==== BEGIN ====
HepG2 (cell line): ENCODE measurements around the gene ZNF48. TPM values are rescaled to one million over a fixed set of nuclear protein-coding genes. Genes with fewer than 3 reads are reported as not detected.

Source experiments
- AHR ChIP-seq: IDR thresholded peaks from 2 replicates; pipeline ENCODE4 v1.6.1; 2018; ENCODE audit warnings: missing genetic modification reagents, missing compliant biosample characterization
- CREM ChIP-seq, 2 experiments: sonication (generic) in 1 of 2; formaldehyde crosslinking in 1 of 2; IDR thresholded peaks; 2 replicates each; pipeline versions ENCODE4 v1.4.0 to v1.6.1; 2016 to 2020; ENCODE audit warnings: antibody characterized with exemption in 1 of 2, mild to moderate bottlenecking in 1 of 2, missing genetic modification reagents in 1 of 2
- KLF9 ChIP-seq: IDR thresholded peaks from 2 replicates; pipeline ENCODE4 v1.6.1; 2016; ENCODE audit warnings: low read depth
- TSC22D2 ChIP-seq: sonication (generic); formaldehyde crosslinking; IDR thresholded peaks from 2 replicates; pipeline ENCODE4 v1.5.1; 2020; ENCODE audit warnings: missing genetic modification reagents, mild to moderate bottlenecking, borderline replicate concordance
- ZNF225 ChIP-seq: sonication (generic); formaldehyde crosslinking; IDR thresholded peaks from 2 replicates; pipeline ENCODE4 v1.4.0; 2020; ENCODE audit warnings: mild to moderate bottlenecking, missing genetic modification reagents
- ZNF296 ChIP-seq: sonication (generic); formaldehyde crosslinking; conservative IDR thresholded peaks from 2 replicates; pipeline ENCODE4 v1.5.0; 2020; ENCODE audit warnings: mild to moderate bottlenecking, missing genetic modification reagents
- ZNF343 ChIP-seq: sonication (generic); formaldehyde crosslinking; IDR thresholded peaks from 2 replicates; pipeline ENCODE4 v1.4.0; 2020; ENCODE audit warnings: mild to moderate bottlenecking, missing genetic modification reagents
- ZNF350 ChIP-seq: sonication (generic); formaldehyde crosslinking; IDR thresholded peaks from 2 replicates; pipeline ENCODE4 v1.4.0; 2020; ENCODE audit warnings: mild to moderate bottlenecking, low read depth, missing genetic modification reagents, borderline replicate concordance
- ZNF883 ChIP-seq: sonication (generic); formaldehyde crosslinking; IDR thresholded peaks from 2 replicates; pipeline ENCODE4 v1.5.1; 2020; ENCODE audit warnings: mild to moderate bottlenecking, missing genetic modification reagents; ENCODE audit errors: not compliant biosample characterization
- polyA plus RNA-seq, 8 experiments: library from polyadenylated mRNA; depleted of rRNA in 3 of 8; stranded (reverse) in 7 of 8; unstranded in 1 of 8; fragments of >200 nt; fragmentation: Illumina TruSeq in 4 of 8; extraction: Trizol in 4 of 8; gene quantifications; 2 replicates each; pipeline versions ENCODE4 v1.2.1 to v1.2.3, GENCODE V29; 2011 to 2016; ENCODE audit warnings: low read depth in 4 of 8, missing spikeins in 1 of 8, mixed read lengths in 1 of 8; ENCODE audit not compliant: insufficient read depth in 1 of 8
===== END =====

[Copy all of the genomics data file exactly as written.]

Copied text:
HepG2 (cell line): ENCODE measurements around the gene ZNF48. TPM values are rescaled to one million over a fixed set of nuclear protein-coding genes. Genes with fewer than 3 reads are reported as not detected.

Source experiments
- AHR ChIP-seq: IDR thresholded peaks from 2 replicates; pipeline ENCODE4 v1.6.1; 2018; ENCODE audit warnings: missing genetic modification reagents, missing compliant biosample characterization
- CREM ChIP-seq, 2 experiments: sonication (generic) in 1 of 2; formaldehyde crosslinking in 1 of 2; IDR thresholded peaks; 2 replicates each; pipeline versions ENCODE4 v1.4.0 to v1.6.1; 2016 to 2020; ENCODE audit warnings: antibody characterized with exemption in 1 of 2, mild to moderate bottlenecking in 1 of 2, missing genetic modification reagents in 1 of 2
- KLF9 ChIP-seq: IDR thresholded peaks from 2 replicates; pipeline ENCODE4 v1.6.1; 2016; ENCODE audit warnings: low read depth
- TSC22D2 ChIP-seq: sonication (generic); formaldehyde crosslinking; IDR thresholded peaks from 2 replicates; pipeline ENCODE4 v1.5.1; 2020; ENCODE audit warnings: missing genetic modification reagents, mild to moderate bottlenecking, borderline replicate concordance
- ZNF225 ChIP-seq: sonication (generic); formaldehyde crosslinking; IDR thresholded peaks from 2 replicates; pipeline ENCODE4 v1.4.0; 2020; ENCODE audit warnings: mild to moderate bottlenecking, missing genetic modification reagents
- ZNF296 ChIP-seq: sonication (generic); formaldehyde crosslinking; conservative IDR thresholded peaks from 2 replicates; pipeline ENCODE4 v1.5.0; 2020; ENCODE audit warnings: mild to moderate bottlenecking, missing genetic modification reagents
- ZNF343 ChIP-seq: sonication (generic); formaldehyde crosslinking; IDR thresholded peaks from 2 replicates; pipeline ENCODE4 v1.4.0; 2020; ENCODE audit warnings: mild to moderate bottlenecking, missing genetic modification reagents
- ZNF350 ChIP-seq: sonication (generic); formaldehyde crosslinking; IDR thresholded peaks from 2 replicates; pipeline ENCODE4 v1.4.0; 2020; ENCODE audit warnings: mild to moderate bottlenecking, low read depth, missing genetic modification reagents, borderline replicate concordance
- ZNF883 ChIP-seq: sonication (generic); formaldehyde crosslinking; IDR thresholded peaks from 2 replicates; pipeline ENCODE4 v1.5.1; 2020; ENCODE audit warnings: mild to moderate bottlenecking, missing genetic modification reagents; ENCODE audit errors: not compliant biosample characterization
- polyA plus RNA-seq, 8 experiments: library from polyadenylated mRNA; depleted of rRNA in 3 of 8; stranded (reverse) in 7 of 8; unstranded in 1 of 8; fragments of >200 nt; fragmentation: Illumina TruSeq in 4 of 8; extraction: Trizol in 4 of 8; gene quantifications; 2 replicates each; pipeline versions ENCODE4 v1.2.1 to v1.2.3, GENCODE V29; 2011 to 2016; ENCODE audit warnings: low read depth in 4 of 8, missing spikeins in 1 of 8, mixed read lengths in 1 of 8; ENCODE audit not compliant: insufficient read depth in 1 of 8